When it comes to nutrition and building muscle, there is a common misconception that you can only gain muscle in a caloric surplus. Yes, a caloric surplus can be incredibly beneficial for muscle gain, but it’s not necessary for every lifter who is interested in building muscle.

In this article, we’ll explore how to consider caloric consumption when building muscle and discuss a couple of different contexts in which a caloric surplus is not necessarily needed for building muscle.

Remember, no one set of recommendations works for every person or every context. When it comes to nutrition and muscle gain, individuals’ needs are just that—individual. When thinking about caloric surpluses and how they relate to muscle gain, we need to consider the broader picture of where we currently are with our body weight and body fat, and what our personal goals are.

How Do We Build Muscle?

First, let’s discuss muscle gain and how calories play a role. When we train, we stress our muscle fibers. Following our workout or stressful bout of activity, our body repairs these muscle fibers so they are stronger and more resilient to future stress from workouts.  

Our bodies use amino acids from protein to build muscles. Amino acids are the building blocks of protein and help drive how efficient we are at using the protein we consume to build muscle. Countless hormones in our bodies also influence how efficient we are at building muscle. 

The foods we eat are made up of three macronutrients—fats, carbohydrates, and proteins. Each macronutrient plays different roles in the body and is used for different tasks. When we train hard and consume adequate protein, generally we use that protein to repair muscles that were stressed during the training. 

Calories are units of energy and are a measurement of the fuel your body uses to perform its many functions. When you do not consume enough calories to match what your body consumes, your body uses stored fat to fuel its functions. If the caloric deficit is great enough, your body will actually break down skeletal muscle as a source of fuel. 

For this reason, it’s important to consume adequate calories and protein to ensure you’re able to build muscle efficiently per your training sessions and goals. 

Can You Only Gain Muscle in a Surplus?

We are all at different places on our journey as athletes. Some of us have been training for years and some of us are hitting the gym for the first time. Just as each of us is on our individual fitness journey, our nutrition needs are individual. The needs of an experienced, well-trained athlete look much different than those of someone taking their first steps.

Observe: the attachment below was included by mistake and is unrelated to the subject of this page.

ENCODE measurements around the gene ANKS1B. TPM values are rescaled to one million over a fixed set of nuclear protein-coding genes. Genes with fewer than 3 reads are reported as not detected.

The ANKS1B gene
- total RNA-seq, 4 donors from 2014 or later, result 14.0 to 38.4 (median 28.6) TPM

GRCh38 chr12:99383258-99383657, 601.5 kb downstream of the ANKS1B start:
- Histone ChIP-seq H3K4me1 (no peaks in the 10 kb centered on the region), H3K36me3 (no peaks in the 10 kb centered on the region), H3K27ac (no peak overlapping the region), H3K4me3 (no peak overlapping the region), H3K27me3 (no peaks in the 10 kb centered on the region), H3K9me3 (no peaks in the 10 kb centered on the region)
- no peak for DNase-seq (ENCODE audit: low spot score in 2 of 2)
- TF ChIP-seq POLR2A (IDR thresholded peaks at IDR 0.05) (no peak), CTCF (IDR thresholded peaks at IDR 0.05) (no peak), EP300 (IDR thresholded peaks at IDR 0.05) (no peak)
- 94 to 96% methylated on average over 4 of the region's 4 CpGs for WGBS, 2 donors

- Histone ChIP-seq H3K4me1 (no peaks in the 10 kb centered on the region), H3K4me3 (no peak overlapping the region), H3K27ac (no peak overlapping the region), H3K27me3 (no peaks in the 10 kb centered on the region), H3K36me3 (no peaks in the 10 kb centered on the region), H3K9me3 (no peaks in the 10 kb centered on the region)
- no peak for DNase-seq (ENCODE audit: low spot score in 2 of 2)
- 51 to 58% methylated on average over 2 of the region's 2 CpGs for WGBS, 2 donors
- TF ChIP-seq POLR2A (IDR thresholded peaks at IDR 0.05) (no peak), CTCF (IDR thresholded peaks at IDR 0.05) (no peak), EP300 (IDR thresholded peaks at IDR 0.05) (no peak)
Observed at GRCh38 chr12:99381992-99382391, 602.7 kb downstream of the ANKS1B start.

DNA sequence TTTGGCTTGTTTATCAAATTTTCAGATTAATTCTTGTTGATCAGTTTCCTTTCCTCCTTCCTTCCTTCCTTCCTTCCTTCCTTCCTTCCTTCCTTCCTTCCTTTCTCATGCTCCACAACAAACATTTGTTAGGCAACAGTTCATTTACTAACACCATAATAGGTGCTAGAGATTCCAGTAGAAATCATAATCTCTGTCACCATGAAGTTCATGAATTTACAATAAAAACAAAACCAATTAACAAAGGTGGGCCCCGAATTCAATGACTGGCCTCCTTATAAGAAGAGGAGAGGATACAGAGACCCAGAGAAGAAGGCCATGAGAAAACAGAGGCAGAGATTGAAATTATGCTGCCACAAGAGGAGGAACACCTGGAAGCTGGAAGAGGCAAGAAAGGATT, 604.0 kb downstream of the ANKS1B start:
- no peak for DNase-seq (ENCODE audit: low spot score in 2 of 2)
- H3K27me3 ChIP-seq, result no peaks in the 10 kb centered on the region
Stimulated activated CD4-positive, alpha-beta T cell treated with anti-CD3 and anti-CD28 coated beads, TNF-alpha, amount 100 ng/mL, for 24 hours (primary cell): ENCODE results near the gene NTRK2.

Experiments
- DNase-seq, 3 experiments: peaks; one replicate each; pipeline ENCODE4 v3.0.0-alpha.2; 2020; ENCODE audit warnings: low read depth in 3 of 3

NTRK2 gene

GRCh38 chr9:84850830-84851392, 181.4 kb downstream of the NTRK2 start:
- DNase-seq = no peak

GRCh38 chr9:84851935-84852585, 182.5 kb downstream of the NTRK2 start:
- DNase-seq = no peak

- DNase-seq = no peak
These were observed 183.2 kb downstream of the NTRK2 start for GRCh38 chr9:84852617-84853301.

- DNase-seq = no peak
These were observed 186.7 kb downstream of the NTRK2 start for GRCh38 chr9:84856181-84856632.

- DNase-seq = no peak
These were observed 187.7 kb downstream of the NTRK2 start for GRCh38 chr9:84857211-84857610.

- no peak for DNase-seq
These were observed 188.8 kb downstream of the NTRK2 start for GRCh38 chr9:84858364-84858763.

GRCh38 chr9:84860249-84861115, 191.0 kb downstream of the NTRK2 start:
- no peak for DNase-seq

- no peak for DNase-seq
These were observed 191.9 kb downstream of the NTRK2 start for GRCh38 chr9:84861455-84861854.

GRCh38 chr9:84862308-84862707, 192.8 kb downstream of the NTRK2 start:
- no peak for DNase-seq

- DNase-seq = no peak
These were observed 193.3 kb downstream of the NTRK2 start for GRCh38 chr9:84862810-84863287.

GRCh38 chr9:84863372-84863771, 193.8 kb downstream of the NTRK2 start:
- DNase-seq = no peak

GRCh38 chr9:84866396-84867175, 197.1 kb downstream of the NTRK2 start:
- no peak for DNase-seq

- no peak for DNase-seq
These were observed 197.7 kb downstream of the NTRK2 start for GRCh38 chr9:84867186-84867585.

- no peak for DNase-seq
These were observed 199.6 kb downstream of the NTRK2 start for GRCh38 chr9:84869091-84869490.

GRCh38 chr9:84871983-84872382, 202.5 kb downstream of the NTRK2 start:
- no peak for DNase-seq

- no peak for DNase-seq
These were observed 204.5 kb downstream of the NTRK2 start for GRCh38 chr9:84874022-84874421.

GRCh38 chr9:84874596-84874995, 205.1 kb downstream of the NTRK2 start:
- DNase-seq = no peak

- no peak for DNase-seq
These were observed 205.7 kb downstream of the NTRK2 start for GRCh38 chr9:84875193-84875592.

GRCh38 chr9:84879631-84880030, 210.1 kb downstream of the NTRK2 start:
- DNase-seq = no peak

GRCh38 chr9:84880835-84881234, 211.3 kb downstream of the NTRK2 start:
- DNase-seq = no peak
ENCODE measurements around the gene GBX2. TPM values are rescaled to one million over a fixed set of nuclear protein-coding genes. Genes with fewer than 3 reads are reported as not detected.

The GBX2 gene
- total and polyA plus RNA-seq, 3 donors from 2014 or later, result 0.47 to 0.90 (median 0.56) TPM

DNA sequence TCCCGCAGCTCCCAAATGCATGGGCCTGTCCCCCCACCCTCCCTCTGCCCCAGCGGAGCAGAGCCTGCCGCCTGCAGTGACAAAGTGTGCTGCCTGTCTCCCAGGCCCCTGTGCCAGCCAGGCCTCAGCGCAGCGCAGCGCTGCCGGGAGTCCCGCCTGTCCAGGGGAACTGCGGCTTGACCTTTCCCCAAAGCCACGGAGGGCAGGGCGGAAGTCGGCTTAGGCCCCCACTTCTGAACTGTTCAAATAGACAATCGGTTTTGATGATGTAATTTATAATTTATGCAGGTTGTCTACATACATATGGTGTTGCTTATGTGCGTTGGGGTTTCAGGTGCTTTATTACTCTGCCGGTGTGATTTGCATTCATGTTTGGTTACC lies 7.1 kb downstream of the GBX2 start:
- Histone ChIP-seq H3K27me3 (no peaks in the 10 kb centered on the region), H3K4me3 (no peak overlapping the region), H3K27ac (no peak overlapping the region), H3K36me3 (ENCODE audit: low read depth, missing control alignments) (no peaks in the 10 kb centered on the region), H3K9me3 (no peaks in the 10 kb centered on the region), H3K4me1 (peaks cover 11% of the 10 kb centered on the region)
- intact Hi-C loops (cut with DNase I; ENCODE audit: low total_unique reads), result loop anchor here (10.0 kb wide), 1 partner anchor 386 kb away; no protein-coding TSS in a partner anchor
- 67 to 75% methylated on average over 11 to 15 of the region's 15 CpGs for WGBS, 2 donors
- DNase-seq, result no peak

Let’s take a closer look at the needs of athletes at different levels of fitness. Well-trained athletes with significant experience may benefit from having a caloric surplus when trying to build muscle. Other people may not need a caloric surplus to gain muscle and improve their body composition. 

I’ve broken down the sections below so you can find the information that best suits your level of fitness. 

Training Experience 1 to 2+ Years (Intermediate and Advanced Lifters)

Lifters and athletes who have been formally training for a year or more and have moderate to lower body fat percentages need a caloric surplus to optimize muscular hypertrophy gains. Having a low body fat percentage and a high level of fitness are both major drivers of efficient muscle building.

The size of the surplus needed for muscular growth varies. Likewise, the rate at which you'll make hypertrophy gains varies based on multiple individual factors. Some of these individual factors include nutrition, genetics, training history, and recovery abilities. How you respond to your individual training also plays a role.

Generally, intermediate and advanced lifters require some level of caloric surplus to optimize muscular hypertrophy. As you develop more lean body mass and continue to build a larger base of muscle, your body needs more resources to develop additional muscle.

Do note, we are not talking about the development and expression of strength. Strength is a separate adaptation distinct from pure muscular hypertrophy in the context of a muscle gaining phase. You can certainly get stronger eating at maintenance and sometimes even in a deficit, but this does not mean you'll necessarily increase your muscle size via muscular hypertrophy.

Beginners and High Body Fat Lifters

Next, let’s examine the needs of beginners and people with obesity who have little training experience and less lean body mass. 

Does this population need a caloric surplus to gain muscle? The short answer is no. There are a couple of reasons why these populations don't necessarily need a surplus to gain muscle.